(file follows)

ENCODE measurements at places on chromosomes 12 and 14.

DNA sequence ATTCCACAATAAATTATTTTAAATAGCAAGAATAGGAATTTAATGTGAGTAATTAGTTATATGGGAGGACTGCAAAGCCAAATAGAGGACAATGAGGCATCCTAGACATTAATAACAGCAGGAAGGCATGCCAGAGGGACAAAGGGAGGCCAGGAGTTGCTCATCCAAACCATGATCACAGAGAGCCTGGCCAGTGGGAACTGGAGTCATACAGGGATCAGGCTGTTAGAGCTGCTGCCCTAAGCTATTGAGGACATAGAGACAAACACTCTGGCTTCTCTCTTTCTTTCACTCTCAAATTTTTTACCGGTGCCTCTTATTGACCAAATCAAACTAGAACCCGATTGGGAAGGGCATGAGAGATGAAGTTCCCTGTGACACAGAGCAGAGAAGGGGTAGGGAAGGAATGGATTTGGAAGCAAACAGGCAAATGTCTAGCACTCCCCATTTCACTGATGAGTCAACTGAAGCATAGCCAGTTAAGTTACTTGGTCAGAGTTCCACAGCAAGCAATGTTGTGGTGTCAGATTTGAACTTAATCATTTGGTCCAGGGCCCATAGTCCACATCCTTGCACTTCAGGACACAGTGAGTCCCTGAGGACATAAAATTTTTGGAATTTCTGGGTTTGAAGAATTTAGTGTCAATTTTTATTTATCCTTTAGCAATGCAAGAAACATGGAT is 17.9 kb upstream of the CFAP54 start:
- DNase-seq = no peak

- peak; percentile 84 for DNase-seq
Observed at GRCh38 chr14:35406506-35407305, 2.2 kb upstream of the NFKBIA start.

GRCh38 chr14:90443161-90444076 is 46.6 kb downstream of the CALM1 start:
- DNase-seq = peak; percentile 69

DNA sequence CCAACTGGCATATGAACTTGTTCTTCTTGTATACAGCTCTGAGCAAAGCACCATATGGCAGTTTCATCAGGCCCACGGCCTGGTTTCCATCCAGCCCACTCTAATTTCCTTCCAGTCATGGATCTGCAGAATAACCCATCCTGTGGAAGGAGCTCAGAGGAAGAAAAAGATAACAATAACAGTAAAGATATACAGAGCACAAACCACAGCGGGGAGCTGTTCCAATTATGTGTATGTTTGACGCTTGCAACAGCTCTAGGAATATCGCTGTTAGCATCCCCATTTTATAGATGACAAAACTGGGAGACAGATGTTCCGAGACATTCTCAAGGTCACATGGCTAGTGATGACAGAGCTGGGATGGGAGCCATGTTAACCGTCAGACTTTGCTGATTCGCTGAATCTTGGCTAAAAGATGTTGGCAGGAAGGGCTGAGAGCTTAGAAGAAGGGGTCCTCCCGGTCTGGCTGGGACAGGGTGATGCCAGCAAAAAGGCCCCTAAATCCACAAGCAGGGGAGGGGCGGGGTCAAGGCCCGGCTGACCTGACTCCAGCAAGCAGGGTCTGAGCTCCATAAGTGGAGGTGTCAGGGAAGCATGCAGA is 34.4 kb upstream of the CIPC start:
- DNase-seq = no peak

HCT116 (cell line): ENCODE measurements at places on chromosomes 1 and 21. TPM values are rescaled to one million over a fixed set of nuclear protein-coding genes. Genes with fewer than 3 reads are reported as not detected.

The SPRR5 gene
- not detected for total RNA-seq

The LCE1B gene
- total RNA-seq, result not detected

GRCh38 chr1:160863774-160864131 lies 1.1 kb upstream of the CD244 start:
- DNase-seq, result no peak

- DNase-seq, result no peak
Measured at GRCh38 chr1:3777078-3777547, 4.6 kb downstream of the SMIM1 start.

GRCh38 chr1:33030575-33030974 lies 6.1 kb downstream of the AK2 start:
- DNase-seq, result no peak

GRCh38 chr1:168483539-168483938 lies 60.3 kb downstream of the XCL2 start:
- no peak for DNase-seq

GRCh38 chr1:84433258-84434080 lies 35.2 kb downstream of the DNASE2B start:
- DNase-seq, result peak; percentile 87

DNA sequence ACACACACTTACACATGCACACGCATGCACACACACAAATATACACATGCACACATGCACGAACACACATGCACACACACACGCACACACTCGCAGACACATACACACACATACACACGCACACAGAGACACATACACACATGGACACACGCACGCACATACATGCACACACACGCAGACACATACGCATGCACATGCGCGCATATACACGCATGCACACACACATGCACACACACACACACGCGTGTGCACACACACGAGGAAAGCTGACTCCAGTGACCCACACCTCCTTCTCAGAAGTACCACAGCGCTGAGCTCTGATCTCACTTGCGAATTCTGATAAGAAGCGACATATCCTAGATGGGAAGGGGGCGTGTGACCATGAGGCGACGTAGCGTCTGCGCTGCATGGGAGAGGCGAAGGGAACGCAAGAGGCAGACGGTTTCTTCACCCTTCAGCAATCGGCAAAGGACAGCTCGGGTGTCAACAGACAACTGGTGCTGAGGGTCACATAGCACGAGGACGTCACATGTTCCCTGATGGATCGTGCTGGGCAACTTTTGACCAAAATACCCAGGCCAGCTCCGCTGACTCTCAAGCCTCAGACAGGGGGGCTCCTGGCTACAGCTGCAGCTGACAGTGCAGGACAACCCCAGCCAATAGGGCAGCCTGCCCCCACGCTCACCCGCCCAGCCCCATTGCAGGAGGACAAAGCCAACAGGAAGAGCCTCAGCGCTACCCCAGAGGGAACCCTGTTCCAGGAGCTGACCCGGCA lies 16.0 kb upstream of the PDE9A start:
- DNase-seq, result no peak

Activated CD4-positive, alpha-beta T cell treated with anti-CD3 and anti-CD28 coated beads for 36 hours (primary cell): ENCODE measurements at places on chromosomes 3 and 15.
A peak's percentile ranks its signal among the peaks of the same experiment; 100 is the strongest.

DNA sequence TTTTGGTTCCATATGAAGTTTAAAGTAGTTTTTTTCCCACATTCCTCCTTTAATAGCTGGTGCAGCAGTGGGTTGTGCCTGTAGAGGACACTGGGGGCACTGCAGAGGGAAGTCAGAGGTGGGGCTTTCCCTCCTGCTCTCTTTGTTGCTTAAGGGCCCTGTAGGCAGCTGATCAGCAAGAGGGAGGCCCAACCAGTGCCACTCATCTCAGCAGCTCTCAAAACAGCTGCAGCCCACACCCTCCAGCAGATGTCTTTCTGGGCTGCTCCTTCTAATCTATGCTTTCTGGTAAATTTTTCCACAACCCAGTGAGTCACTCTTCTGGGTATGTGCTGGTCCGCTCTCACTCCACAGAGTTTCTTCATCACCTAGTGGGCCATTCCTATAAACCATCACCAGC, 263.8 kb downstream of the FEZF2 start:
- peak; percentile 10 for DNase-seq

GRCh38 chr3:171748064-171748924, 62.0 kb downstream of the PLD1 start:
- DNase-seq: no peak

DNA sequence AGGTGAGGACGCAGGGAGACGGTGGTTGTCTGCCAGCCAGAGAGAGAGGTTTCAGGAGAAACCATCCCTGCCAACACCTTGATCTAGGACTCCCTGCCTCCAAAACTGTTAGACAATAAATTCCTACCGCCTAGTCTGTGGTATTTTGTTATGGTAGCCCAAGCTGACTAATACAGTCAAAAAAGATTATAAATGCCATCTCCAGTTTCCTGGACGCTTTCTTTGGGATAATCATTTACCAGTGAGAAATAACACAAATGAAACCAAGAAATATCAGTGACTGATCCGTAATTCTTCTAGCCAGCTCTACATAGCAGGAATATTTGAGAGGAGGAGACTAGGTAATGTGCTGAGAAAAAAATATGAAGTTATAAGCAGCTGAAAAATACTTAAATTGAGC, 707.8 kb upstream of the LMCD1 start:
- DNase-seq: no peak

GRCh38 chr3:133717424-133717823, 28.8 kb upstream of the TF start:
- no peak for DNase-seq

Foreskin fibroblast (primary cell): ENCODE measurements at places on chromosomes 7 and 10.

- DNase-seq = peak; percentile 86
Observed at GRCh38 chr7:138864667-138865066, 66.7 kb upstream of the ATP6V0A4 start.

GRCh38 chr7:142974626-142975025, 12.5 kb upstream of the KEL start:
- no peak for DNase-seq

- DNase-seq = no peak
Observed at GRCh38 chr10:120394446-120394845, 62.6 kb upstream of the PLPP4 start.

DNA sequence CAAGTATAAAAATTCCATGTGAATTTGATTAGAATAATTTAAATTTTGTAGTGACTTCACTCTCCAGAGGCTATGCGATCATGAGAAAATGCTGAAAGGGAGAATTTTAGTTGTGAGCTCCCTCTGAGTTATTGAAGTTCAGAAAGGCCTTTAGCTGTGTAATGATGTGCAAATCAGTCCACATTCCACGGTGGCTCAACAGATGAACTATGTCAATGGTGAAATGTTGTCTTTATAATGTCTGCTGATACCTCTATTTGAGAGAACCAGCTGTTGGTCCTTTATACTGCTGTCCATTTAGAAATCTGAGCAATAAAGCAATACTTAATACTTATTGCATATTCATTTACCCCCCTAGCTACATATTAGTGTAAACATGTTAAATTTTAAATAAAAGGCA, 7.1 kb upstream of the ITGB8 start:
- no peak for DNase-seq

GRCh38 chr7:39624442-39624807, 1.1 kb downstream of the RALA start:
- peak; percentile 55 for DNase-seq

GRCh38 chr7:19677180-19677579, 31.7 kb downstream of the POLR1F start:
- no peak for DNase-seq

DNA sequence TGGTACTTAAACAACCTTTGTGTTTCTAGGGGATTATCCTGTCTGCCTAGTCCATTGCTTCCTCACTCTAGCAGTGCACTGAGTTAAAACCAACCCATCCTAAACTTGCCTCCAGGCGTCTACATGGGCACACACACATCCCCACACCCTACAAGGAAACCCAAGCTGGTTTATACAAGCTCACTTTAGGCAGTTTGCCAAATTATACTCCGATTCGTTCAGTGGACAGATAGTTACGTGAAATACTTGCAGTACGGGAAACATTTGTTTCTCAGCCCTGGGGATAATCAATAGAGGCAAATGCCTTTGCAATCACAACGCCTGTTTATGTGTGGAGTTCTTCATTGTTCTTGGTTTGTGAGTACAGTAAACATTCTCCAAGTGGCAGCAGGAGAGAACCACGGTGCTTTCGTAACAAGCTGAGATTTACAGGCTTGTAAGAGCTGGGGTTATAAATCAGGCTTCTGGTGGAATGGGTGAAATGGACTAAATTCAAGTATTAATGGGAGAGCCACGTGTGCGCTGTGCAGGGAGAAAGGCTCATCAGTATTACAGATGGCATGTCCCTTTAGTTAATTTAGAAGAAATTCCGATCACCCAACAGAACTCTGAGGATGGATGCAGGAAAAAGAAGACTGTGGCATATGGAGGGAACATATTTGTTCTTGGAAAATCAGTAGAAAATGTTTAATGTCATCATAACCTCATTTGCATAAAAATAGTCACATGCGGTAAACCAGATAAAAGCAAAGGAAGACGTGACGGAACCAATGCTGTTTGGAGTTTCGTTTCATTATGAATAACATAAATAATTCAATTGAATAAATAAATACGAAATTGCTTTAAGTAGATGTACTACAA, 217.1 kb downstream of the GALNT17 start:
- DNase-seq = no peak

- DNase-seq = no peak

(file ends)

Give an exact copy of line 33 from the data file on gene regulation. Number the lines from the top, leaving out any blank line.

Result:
DNA sequence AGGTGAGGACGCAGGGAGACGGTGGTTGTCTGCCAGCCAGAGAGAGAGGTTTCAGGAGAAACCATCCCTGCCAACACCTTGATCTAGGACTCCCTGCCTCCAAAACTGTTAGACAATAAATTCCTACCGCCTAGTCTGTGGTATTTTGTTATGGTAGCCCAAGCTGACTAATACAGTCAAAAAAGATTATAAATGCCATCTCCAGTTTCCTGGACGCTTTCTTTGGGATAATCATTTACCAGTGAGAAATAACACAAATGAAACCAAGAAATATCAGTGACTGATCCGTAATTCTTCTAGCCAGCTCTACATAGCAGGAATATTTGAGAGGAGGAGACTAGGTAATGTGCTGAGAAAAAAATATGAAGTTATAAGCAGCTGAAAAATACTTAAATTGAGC, 707.8 kb upstream of the LMCD1 start: